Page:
Shelf Hall



Contents:

Shelf Old Hall

Shelf Hall – aka Shelf Old Hall or The Old Hall – stood on the site of an aisled timbered-house which was built in the 15th century.

It was cased in stone in 1629.

This was the manor house of the Manor of Shelf Hall.

There was a well in the garden, the waters of which were popular. It is said that people travelled far to sample the waters.

Owners and tenants have included

In 1627, John Cowper divided the Hall into the lower end and the upper end and these became separate dwellings. He sold the Lower End to John Phillip – a doorway has a datestone IP 1629 when the hall was rebuilt in stone. Cowper sold the Upper End and property in Cockhill to Michael Whitley.

In 1639, John Phillip sold the Upper End to Richard Best.

Subsequent owners and tenants have included

This is discussed in the book Ancient Halls in & about Halifax.

The Hall was converted into 3 cottages by the mid-20th century. It became run-down.

The Lane family – Mr & Mrs C. F. Lane – sold the Hall to Shelf UDC for a pittance.

Despite popular opposition, the Hall was demolished in 1958. Only the gate-posts and some outbuildings remain of the Old Hall.

Shelf Village Hall was built on the site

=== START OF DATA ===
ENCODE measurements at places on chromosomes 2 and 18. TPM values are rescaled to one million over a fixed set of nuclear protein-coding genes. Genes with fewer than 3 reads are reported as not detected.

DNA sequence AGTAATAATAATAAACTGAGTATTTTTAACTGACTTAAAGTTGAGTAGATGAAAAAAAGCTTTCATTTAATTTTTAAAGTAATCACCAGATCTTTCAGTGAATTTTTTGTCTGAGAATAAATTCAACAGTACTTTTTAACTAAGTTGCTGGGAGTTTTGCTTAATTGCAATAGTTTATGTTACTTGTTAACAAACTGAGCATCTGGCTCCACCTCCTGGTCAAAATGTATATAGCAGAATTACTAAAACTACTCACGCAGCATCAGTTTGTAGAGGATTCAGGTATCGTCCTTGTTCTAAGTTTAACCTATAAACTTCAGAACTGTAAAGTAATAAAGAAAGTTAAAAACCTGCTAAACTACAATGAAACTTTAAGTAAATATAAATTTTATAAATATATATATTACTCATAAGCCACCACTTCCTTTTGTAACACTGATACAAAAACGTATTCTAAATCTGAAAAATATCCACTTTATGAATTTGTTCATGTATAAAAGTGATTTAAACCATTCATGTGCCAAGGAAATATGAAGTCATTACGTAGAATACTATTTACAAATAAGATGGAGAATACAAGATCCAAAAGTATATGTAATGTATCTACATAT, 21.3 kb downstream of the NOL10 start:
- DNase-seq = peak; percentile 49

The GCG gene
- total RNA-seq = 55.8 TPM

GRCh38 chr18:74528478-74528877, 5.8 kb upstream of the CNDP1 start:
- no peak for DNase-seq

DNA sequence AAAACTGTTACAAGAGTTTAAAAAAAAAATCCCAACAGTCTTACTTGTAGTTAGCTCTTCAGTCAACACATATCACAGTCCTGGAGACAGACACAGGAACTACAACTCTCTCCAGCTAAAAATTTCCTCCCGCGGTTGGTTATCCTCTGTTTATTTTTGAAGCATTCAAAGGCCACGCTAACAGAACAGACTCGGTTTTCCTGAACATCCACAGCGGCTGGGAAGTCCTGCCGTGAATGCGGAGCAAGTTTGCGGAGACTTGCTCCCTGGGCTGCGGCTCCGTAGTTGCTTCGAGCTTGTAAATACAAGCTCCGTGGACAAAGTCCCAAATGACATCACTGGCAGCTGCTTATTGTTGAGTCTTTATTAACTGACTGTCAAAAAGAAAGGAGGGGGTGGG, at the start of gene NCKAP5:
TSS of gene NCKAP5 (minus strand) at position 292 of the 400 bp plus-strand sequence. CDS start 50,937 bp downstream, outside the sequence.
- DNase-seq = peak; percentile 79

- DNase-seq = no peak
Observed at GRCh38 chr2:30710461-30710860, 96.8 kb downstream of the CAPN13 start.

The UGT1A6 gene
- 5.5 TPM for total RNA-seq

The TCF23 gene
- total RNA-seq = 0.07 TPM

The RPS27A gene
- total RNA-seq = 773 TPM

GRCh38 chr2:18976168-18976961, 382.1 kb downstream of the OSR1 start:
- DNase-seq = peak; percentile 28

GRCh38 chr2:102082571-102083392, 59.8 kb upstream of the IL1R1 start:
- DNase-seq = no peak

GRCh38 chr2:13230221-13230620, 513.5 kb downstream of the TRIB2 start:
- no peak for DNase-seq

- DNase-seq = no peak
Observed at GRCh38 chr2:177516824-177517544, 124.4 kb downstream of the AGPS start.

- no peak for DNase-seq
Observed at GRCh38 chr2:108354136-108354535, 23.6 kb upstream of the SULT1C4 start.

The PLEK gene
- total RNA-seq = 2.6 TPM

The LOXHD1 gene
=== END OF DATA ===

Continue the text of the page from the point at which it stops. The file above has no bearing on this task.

Shelf New Hall

Shelf New Hall was an Italianate house with large columned portico standing in 27 acres of parkland. The hall was designed by J. T. Fairbank and built in 1860/1861 by worsted manufacturer Samuel Bottomley for his eldest son, Moses Nathaniel, at a cost of £40,000. Samuel's wife, Caroline had helped him plan the Hall, but she died before it was completed.

For about a decade either side of the end of the 19th century it functioned as Shelf Hall Pleasure Grounds. The grounds were open to the public with swings, donkey rides, refreshments, and boating on the lake. There were also furnished and unfurnished rooms

to let to summer visitors

The owners saw this as an appropriate rôle for the property. Admission was 3 d per person.

Owners and tenants have included

In June 1893, a group occupied the Hall for a few days, claiming to have certain land rights – see Priestley Litigation and The Priestley Claim to Shelf Hall.

During World War II, the Hall was used by the Army. From 1944 to 1948, it was used as a prisoner-of-war camp for, mainly, Italian soldiers.

The Hall was bought by Queensbury & Shelf Urban District Council. It was demolished in the 1951. The grounds are known as Shelf Hall Park. The project cost £100,000 of which Shelf Civic Trust raised £13,000


See The Priestley Claim to Shelf Hall



© Malcolm Bull 2018
Revised 08:54 /5th March 2018 / html / 10337

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